As of Friday afternoon, the 14-day positivity rate as calculated by the TH also exceeded 15% in Jackson and Delaware counties. The state-calculated rates were 12.1% for Jackson County and 12.3% for Delaware County.
Chris Hoover, superintendent of the Maquoketa Community School District, said school leaders look at local positivity rates to give them a sense of what could come into the school district. However, his primary concern is with the district’s own COVID-19 data.
He said Friday that there have been seven positive cases in the district since the school year started. And none of the students who had to quarantine following an exposure have gone on to test positive.
“We’re always going to try to do what’s best to keep our staff and our students safe at all times, and I feel that what we’re doing right now is very good,” Hoover said.
While state guidance indicates that Iowa schools can switch to online learning starting with a 15% positivity rate, newly released federal guidance indicates that schools are at a high risk of transmission at a lower level.
Officials from the Centers for Disease Control and Prevention this week released a set of indicators to help schools make decisions about in-person learning based on local conditions. Those indicators examine three core measures: 14-day positivity rates, 14-day number of new cases per 100,000 population and implementation of school mitigation strategies.
The CDC’s core indicators state that the highest risk of transmission in schools occurs when the 14-day positivity rate is above 10%, and new cases per 100,000 exceed 200.
Based on the TH’s calculations, Clayton, Delaware, Dubuque, Jackson and Jones counties exceed thresholds for the highest risk of transmission by both measures. Using state positivity rates, Delaware, Dubuque and Jackson county schools are at the highest risk of transmission, while Jones and Clayton are at a moderate risk.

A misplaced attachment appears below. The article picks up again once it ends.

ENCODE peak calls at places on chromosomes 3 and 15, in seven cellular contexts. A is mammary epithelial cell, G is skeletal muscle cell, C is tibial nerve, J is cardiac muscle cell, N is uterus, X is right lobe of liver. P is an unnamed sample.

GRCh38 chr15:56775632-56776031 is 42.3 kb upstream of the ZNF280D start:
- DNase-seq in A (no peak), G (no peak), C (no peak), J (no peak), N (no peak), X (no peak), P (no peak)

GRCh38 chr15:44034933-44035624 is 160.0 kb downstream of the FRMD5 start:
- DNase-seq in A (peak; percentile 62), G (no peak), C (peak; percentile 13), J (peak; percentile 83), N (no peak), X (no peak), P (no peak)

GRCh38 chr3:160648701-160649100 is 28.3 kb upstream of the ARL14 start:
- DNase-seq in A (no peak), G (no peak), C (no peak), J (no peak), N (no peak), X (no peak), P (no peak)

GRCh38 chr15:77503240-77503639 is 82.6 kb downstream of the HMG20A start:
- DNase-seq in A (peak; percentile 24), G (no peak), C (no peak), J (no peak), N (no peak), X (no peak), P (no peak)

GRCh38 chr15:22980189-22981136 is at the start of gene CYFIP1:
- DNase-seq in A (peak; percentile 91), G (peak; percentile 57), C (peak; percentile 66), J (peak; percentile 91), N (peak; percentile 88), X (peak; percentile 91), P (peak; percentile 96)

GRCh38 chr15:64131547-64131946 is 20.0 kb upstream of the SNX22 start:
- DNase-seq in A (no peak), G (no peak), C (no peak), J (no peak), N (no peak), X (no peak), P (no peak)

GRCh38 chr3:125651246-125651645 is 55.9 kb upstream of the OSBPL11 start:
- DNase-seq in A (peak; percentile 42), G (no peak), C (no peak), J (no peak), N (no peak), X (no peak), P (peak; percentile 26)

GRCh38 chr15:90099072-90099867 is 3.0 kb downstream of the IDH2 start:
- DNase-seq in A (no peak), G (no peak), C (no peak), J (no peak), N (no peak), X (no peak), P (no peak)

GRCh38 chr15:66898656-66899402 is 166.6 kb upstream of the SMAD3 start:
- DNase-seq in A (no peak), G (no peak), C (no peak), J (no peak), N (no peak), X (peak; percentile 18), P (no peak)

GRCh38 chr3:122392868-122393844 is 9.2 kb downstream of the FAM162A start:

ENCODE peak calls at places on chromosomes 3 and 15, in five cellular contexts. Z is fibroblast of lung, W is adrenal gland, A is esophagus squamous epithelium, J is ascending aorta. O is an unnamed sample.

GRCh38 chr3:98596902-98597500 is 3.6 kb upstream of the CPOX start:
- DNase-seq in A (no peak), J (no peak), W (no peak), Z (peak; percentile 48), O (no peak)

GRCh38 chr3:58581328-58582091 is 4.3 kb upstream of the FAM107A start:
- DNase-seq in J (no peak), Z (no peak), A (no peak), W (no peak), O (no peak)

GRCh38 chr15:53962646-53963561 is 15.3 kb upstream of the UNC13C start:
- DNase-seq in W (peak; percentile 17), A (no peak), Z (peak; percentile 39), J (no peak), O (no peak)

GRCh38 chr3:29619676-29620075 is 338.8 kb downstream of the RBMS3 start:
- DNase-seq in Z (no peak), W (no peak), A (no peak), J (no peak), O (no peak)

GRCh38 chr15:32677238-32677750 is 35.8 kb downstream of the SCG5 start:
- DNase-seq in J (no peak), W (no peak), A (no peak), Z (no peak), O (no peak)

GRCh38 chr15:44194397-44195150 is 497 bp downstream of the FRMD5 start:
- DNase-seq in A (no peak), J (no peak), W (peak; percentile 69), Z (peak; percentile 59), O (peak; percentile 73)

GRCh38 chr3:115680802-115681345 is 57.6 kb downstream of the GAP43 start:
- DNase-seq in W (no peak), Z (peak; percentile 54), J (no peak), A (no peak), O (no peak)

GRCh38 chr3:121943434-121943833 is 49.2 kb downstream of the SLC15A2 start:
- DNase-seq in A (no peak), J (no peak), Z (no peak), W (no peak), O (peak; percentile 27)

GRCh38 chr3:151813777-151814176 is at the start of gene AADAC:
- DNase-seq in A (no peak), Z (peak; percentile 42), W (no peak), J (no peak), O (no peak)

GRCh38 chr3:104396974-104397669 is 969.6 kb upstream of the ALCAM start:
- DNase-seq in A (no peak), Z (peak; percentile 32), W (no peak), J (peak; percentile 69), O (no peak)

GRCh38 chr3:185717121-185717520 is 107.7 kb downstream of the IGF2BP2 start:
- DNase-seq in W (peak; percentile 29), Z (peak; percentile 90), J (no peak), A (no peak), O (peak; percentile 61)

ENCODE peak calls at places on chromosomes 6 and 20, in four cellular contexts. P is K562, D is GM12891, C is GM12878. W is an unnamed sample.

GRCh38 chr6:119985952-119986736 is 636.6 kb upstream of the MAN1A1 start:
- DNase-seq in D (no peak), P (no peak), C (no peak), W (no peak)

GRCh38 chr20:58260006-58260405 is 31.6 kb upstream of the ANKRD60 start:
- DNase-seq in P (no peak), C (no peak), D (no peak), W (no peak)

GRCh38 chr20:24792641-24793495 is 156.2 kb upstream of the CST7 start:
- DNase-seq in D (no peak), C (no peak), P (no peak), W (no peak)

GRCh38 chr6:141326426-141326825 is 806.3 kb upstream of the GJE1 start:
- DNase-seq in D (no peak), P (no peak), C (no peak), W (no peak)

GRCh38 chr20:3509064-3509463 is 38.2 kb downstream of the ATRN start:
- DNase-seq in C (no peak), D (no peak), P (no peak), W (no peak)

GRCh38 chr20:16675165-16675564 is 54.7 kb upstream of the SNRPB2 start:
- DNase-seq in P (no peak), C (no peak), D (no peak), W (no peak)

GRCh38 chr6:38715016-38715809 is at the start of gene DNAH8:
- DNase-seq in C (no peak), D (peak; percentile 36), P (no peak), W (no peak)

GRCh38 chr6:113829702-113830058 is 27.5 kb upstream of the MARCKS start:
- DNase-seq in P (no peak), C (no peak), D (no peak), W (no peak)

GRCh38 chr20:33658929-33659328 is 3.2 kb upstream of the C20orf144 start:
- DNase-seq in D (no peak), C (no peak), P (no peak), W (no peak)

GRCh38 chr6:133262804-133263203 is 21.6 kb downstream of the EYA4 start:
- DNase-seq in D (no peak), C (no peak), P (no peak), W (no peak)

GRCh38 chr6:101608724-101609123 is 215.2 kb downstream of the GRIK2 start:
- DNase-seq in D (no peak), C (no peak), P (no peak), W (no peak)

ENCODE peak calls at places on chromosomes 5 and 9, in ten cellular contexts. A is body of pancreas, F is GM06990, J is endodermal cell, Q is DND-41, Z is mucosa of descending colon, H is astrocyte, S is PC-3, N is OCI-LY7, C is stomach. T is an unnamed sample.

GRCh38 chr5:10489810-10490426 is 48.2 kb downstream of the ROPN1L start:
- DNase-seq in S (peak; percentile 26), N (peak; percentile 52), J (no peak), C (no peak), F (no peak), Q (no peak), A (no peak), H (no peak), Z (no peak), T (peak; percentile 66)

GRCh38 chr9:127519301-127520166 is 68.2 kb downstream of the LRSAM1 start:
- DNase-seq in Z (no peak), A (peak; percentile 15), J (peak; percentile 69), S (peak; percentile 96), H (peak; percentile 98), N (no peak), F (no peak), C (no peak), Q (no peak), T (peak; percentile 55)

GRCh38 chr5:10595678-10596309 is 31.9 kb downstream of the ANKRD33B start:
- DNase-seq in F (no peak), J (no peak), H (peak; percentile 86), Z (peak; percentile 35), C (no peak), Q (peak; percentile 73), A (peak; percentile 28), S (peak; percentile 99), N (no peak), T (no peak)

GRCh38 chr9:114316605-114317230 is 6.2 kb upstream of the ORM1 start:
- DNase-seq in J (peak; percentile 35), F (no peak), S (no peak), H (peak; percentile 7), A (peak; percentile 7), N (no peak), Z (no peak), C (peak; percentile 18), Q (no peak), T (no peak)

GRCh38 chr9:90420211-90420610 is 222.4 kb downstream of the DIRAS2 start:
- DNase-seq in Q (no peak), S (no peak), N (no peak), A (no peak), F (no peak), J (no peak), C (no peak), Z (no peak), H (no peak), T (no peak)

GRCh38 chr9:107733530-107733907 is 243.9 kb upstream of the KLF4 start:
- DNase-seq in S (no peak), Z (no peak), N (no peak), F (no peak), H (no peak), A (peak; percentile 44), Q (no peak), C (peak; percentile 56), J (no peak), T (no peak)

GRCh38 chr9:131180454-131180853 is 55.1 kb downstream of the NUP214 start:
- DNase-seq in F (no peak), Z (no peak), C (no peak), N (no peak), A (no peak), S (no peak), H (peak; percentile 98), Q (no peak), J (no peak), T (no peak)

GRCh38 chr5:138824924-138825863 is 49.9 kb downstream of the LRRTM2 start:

CDC officials say that a medium or greater risk does not mean schools must avoid opening for in-person learning, but the risk of COVID-19 transmission is higher, “and the school could consider alternative learning models.”
Amy McCoy, a spokeswoman for the Iowa Department of Public Health, wrote in a statement that the CDC indicators aim to help states make decisions, “rather than establishing regulatory requirements.” State officials are reviewing the CDC indicators as they relate to school guidance, she wrote.
However, the CDC’s measures also say schools that correctly and consistently implement five mitigation strategies — mask wearing, social distancing, hand hygiene, cleaning and disinfection and contact tracing — are at the lowest risk of transmission.
Rheingans said that while county-level numbers are concerning, Dubuque schools officials have implemented all five of those strategies from the start.
“We’re feeling like we are making every effort to do everything we can do as a school district to keep our students and our staff safe while they’re with us,” he said.
Hoover likewise pointed to district mitigation efforts such as requiring masks when social distancing isn’t possible, additional cleaning procedures and guidelines aimed to reduce contact among attendees at sporting events.
“I feel from our standpoint, as far as the school is concerned, that we’re doing a very good job,” he said. “With the cases that we have had, even though we’ve had to quarantine people … we haven’t had any additional positive cases come from that. So I guess what that would tell me is that a lot of our cases, all of our cases are from the community vs. picking it up here at school.”